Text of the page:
Deborah Solomon interviewed Ken Feree, the new interim president of the Corporation for Public Broadcasting in last Sunday’s New York Times Magazine and it was a doozy. Besides the fact that the guy’s right-wing agenda is self-evident, he has an anti-art, anti-intellectual streak a mile long.
Ken "I’d Rather Be on
My Harley" Feree:
new PBS chief (credit:
Ramona Rosales/NY Times)
When asked about the demise of his immediate predecessor due to Bush Administration and right-wing mudslinging, he professed amnesia:
All I know is that on Friday afternoon the board chairman came in and asked if I would serve as interim president. I had no idea until the 11th hour that this was happening. I don’t know what led to what.
When asked whether he feared that the political infighting would lead to the disaffection of traditional liberal viewers, Feree seemed to have no use for them:
Well, maybe we can attract some new viewers.
You mean viewers who are more conservative?
Yeah! I would hope that in the long run we can attract new viewers, and we shouldn’t limit ourselves to a particular demographic. Does public television belong to the Democrats?
Hey, all you poor slobs who’ve grown up on PBS with Sesame Street and Mr. Rogers and then graduated to NOVA and Frontline, PBS has no use for you unless you’re part of that growing evangelical demographic that we know watches tons of educational programming (all ten of them)!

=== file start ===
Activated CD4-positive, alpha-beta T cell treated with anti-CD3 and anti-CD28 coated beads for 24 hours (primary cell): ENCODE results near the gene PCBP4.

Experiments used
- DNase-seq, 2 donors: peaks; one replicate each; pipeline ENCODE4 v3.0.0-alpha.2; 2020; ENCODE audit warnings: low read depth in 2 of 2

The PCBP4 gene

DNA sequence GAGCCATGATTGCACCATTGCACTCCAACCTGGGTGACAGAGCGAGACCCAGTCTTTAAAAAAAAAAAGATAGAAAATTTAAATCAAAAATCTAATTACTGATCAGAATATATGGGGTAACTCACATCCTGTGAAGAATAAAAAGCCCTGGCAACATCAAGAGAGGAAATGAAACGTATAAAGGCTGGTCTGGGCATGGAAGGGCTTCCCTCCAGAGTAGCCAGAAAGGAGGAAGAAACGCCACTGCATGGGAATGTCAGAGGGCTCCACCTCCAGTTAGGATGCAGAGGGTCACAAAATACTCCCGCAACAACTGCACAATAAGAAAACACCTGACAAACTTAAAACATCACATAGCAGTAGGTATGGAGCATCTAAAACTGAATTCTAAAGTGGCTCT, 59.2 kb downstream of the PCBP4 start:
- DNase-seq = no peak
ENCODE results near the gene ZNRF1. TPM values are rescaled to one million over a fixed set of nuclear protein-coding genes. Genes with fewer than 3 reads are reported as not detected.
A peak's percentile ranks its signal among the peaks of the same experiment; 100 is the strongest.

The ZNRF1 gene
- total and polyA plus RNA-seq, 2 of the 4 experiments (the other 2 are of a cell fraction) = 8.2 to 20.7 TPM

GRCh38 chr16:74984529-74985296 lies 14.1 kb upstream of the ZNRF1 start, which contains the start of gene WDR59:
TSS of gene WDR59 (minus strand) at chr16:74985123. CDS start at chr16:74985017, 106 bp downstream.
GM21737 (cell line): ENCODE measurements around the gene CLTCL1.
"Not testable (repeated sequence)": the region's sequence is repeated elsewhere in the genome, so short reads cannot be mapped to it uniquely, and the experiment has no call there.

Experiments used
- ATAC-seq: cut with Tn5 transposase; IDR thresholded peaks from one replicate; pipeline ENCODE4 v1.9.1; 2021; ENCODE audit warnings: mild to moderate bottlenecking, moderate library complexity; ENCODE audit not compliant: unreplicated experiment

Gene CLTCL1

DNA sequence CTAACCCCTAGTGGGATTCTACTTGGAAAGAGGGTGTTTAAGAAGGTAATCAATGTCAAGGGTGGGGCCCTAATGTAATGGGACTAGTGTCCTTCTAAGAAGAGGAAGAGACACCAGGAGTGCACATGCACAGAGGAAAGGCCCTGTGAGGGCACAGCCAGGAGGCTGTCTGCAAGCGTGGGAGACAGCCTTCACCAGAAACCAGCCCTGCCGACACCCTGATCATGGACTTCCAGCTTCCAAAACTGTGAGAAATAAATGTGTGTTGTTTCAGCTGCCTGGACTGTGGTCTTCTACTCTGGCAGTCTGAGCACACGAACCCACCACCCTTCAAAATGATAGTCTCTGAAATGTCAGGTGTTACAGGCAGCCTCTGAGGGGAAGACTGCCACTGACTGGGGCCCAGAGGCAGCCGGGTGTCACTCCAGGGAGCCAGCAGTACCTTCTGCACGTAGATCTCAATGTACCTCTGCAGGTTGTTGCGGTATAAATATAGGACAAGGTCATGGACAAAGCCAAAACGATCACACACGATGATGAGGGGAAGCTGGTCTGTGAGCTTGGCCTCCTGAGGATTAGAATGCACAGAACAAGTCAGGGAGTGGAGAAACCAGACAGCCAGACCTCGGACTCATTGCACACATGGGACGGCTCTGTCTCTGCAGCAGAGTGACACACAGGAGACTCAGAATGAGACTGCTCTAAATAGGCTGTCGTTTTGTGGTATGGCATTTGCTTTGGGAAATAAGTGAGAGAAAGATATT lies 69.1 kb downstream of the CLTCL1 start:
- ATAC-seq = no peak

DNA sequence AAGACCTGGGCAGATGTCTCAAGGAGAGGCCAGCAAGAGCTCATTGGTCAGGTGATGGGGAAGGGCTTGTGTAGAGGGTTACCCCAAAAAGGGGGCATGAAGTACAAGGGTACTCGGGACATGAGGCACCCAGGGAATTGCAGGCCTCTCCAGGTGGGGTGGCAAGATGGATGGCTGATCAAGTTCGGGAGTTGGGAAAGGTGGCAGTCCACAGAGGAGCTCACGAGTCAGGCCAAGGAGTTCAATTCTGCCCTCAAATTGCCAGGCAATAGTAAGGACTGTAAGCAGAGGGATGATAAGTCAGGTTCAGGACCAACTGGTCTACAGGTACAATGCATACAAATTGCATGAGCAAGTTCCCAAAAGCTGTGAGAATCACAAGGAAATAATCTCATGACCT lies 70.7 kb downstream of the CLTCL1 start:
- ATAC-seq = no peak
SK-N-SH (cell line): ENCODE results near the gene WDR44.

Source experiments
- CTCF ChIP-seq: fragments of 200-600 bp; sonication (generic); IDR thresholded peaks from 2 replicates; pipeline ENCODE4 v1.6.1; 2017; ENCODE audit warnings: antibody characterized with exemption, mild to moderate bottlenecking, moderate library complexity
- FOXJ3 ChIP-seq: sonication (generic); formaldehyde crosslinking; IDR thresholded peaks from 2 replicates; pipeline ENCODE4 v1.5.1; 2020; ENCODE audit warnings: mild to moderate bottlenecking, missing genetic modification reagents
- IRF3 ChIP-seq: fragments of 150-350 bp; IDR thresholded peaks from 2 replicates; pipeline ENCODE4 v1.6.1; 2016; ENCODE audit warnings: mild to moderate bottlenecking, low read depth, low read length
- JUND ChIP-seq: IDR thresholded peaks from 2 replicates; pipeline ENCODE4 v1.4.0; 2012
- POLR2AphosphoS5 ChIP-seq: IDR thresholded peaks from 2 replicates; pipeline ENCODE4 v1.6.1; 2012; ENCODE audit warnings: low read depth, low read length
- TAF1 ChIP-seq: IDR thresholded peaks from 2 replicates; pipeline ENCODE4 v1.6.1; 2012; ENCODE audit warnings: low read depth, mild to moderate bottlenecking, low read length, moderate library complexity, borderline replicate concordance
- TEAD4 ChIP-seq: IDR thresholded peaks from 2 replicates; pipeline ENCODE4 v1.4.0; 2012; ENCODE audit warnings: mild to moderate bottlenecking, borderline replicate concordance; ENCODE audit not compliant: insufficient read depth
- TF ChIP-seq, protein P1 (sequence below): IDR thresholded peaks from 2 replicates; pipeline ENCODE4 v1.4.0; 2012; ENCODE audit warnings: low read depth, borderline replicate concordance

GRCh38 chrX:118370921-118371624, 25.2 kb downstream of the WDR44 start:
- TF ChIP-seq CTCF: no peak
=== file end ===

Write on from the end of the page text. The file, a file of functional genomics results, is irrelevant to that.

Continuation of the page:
Then the interview proceeds into bizarro world. It seems that the new head of PBS doesn’t watch PBS, doesn’t listen to the news (taking a page from George Bush’s playbook?), listen to NPR (which PBS also manages) and doesn’t even watch TV. He doesn’t have a favorite PBS program (couldn’t he have lied and made one up?). He doesn’t much go for Shakespeare (which he likens to the News Hour) and really prefers People Magazine–and his souped up motorcycle. The colloquy has to be read to be believed:
What PBS shows do you like?
I’m not much of a TV consumer. I like ”Masterpiece Theater” and some of the ”Frontline” shows. I like ”Antiques Roadshow” and ”Nova.” I don’t know. What’s your favorite show?
It would probably be the ”NewsHour With Jim Lehrer.”
Yes, Lehrer is good, but I don’t watch a lot of broadcast news. The problem for me is that I do the Internet news stuff all day long, so by the time I get to the Lehrer thing . . . it’s slow. I don’t always want to sit down and read Shakespeare, and Lehrer is akin to Shakespeare. Sometimes I really just want a People magazine, and often that is in the evening, after a hard day.
For the head of the Corporation for Public Broadcasting, you don’t sound like much of a PBS viewer. Perhaps you prefer NPR, which your organization also finances?
No. I do not get a lot of public radio for one simple reason. I commute to work on my motorcycle, and there is no radio access.
Can’t you install a radio on a motorcycle and listen with headphones?
One probably can. But my bikes are real cruisers. They’re stripped down deliberately to look cool, and I don’t want all that electronic gear.
So what I want to know is why isn’t this guy a bean counter for People Magazine or a motorcycle salesman? Why does he have to impose his cultural and artistic vapidity on tens of millions of us PBS viewers who like Shakespeare, Jim Lehrer and the other treasures PBS has to offer?